Moreover, Goldman Sachs, has been reported as looking closely at the blockchain - the ledger system technology that cryptocurrencies run on, as a possible entry point. Although last year it ditched plans to open a crypto trading desk until more regulation was in place.

HSBC may not be jumping in with both feet, but one of the world’s leading banks is chest high in the digital cash world. In January it was reported that it had settled more than $250bn in trades using the Distributed Ledger Technology - the blockchain we mentioned earlier - that cryptocurrencies use. 

And it was reported last month that Belarusbank, the largest bank in, well, Belarus obviously, was considering opening up a cryptocurrency exchange. the bank’s chairman, Viktor Ananich, was quoted as saying that digital currency was one of the most important focuses of the bank for the coming year.

Cryptocurrency acceptance

You might be able to buy and sell hundreds of cryptocurrencies online, but good luck trying to buy a pint with crypto cash down your local pub, or a dine-in-for-two meal deal at your local M&S.

However, big consumer names are beginning to look into using cryptocurrencies or the blockchain ledger system for other parts of their operations. 

That'll do nicely: But not yet

According to Forbes.com, Ford Motor Company, Facebook, Daimler AG, Samsung, Toyota and even Walt Disney are among the big global consumer names developing systems for their logistics, suppliers and production operations. This is likely to follow into the consumer facing side of the business eventually.

Innovation

They say necessity is the mother of invention. And while cryptocurrency has been accused of being a shady business, the system that it runs on, the blockchain, is being seized upon to change the way business is done across almost every industry.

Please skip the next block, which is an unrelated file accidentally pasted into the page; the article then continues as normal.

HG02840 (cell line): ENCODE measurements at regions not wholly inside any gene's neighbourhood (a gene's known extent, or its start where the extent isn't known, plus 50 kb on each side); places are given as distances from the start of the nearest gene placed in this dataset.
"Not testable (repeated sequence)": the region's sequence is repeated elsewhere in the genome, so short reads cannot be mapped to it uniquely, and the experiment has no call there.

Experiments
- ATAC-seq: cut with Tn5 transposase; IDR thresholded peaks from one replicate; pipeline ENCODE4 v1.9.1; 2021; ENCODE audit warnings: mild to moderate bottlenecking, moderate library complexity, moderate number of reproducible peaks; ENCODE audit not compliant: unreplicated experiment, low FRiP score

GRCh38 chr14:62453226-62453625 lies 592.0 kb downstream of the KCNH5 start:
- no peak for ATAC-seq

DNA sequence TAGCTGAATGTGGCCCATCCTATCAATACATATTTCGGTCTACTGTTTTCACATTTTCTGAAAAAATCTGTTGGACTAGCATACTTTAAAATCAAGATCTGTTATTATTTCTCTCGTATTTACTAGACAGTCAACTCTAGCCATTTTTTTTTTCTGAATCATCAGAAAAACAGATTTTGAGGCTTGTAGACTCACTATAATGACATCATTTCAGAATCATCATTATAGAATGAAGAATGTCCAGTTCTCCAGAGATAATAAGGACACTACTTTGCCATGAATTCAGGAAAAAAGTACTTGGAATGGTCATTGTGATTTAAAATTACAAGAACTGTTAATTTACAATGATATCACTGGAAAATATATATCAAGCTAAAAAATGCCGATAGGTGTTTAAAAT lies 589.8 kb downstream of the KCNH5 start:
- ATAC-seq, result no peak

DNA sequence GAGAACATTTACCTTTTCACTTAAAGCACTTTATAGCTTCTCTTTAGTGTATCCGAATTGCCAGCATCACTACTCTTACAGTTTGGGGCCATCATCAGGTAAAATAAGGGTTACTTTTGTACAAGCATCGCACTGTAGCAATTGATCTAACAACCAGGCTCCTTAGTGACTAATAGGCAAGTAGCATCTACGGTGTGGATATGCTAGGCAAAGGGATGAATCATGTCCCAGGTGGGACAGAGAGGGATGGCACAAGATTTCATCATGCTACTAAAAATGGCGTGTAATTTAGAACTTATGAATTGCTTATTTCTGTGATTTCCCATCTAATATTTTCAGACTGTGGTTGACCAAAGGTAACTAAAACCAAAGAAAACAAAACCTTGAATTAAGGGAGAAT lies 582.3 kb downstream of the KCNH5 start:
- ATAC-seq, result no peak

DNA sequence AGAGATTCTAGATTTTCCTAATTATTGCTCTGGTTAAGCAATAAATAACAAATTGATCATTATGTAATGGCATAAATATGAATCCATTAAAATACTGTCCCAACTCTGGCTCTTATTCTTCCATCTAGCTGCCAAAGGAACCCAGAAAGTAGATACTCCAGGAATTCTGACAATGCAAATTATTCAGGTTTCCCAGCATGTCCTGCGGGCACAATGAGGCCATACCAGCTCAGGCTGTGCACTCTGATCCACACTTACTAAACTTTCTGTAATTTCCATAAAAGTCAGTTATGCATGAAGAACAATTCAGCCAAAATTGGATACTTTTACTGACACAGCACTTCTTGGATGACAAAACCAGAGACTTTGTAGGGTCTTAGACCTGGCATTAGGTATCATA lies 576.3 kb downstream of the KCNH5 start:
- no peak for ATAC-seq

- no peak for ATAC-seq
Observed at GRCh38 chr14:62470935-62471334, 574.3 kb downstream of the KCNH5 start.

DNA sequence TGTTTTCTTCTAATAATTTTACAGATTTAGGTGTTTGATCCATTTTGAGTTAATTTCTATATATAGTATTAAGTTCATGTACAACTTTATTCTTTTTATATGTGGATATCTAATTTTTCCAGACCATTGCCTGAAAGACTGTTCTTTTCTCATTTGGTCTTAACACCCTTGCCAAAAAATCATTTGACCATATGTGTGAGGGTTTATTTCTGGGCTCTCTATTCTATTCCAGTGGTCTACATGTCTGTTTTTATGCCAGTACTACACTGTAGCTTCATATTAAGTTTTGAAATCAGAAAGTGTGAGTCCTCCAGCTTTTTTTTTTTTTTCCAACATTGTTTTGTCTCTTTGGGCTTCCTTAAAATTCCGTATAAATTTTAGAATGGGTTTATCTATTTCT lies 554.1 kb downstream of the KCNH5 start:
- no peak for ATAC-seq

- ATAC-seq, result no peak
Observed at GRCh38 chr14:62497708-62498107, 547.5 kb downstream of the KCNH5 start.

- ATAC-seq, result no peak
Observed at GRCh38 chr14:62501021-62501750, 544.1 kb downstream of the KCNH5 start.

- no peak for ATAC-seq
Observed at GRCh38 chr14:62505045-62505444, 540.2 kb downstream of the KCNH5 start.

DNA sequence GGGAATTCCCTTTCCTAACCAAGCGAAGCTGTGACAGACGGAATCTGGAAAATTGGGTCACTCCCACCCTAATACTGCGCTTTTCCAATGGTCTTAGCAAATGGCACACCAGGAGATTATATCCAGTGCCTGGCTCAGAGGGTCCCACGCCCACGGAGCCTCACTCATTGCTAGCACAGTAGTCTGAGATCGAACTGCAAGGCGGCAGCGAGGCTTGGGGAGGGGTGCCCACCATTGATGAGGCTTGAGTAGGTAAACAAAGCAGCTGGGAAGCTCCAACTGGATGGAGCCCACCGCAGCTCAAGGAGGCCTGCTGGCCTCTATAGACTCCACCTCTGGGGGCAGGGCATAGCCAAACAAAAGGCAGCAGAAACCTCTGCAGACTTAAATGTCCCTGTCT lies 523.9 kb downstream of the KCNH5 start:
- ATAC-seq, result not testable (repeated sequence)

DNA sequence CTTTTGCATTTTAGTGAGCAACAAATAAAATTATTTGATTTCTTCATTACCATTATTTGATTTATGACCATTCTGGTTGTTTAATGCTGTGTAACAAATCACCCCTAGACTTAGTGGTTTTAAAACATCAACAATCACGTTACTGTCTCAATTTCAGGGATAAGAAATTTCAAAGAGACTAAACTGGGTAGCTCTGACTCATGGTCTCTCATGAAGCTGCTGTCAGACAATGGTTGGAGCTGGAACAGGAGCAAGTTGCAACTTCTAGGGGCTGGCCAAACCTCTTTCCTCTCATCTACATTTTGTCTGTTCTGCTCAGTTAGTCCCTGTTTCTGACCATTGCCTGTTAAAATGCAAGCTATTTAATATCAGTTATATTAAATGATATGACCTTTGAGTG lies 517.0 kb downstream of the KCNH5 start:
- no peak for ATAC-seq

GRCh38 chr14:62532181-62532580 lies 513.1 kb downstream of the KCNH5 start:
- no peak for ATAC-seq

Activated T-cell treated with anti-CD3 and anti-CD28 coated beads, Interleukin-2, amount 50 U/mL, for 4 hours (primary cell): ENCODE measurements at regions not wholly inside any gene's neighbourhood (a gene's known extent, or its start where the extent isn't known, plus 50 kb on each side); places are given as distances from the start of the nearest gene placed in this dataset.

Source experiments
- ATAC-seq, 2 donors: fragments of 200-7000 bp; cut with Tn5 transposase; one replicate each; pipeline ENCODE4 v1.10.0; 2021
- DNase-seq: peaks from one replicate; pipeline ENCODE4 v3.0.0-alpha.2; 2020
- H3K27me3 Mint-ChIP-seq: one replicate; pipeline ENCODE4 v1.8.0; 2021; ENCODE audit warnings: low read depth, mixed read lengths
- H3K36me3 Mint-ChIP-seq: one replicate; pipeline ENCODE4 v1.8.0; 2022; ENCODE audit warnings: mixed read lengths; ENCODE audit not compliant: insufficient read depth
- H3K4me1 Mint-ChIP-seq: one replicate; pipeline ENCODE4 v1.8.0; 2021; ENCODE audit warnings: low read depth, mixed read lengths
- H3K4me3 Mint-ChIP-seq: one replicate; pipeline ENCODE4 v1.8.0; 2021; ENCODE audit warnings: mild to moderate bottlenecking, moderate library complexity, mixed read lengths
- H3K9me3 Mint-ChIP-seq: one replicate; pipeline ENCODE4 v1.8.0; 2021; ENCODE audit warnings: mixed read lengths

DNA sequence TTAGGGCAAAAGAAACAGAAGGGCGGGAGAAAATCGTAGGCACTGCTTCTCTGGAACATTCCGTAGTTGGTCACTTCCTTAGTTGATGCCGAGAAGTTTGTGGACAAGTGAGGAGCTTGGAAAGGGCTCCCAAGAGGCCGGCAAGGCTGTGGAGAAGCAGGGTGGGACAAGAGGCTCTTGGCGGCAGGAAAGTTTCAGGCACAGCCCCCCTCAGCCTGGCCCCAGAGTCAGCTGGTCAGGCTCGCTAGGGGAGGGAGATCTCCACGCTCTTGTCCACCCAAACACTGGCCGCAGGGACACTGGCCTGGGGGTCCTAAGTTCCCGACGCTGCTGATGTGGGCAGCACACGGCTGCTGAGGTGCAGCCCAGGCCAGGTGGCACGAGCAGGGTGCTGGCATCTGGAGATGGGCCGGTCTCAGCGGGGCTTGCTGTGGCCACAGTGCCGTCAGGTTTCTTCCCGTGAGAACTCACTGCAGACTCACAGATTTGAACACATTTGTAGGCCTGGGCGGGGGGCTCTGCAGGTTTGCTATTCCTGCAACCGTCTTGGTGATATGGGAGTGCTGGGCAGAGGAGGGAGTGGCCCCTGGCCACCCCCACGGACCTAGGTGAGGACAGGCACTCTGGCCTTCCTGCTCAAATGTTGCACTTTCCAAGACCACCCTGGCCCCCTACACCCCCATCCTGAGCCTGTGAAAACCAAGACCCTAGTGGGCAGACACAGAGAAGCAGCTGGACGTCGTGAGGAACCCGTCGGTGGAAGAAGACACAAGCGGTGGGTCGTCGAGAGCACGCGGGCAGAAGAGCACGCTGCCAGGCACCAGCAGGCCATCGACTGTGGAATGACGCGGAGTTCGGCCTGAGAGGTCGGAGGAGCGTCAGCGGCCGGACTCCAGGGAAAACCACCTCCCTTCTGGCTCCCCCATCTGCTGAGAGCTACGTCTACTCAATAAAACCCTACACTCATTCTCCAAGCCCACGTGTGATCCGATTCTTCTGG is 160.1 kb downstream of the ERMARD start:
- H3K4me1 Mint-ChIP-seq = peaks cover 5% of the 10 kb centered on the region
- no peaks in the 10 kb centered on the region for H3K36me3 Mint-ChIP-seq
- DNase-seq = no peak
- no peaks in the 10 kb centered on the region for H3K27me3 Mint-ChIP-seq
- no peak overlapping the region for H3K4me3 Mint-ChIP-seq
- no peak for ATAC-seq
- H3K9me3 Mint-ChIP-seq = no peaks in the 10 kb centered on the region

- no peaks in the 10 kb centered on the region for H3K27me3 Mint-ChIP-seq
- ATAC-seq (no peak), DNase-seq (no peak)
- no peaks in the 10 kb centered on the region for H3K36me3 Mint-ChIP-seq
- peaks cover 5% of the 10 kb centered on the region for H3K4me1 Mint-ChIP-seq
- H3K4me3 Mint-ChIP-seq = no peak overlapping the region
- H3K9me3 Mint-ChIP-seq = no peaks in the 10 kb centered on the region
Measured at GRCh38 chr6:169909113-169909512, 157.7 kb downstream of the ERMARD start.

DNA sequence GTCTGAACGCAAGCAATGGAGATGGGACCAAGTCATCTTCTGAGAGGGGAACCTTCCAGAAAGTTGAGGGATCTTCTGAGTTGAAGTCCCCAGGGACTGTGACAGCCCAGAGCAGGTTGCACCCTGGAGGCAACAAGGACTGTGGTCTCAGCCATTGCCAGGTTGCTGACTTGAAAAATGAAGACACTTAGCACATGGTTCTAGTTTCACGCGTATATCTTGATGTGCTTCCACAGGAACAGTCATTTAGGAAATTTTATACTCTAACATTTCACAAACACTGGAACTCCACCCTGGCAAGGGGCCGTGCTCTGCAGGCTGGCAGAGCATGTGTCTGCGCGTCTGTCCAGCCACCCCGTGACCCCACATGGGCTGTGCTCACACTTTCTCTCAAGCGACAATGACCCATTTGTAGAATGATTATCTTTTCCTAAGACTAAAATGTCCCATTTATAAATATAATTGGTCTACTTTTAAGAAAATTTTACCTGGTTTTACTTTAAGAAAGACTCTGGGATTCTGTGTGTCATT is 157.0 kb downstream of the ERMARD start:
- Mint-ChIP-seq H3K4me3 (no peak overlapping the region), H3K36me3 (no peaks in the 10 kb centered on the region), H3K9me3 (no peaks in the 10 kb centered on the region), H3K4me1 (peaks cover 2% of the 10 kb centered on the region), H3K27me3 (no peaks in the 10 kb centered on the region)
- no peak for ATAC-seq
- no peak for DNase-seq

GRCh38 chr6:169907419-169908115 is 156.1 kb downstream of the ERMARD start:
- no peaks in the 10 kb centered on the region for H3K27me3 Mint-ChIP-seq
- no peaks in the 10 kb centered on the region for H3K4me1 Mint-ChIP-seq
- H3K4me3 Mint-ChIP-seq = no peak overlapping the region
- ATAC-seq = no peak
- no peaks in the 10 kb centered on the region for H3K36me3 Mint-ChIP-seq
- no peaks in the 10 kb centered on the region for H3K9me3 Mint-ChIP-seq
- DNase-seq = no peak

From supply chain management and accounting to greater quality assurance, more transparent production lines and even fairer voting systems in elections blockchain’s potential is potentially huge.

Developers in more than 100 countries are working on new blockchain systems that can do everything from automating tasks to providing document authentication in industries like healthcare, property and law.

In January Wired magazine reported that the World Wildlife Fund (WWF) backed a blockchain-based platform, called OpenSC, “that can follow a fish caught in sub-Antarctic waters right from the moment it’s caught to the moment it lands on your plate.”

The UK is set to lead the field in Europe where blockchain technology is concerned. Last year 11% of all global patents filed with the World Intellectual Property Organisation were from the UK - ranking it fourth in the world. Moreover, no other country in the European Union made it into the top ten. 

The biggest filer of global blockchain patents last year was nChain, a blockchain-focused research firm based in London and Vancouver.

Welcome to Prolific London

For all the latest creative, marketing and technology news in the capital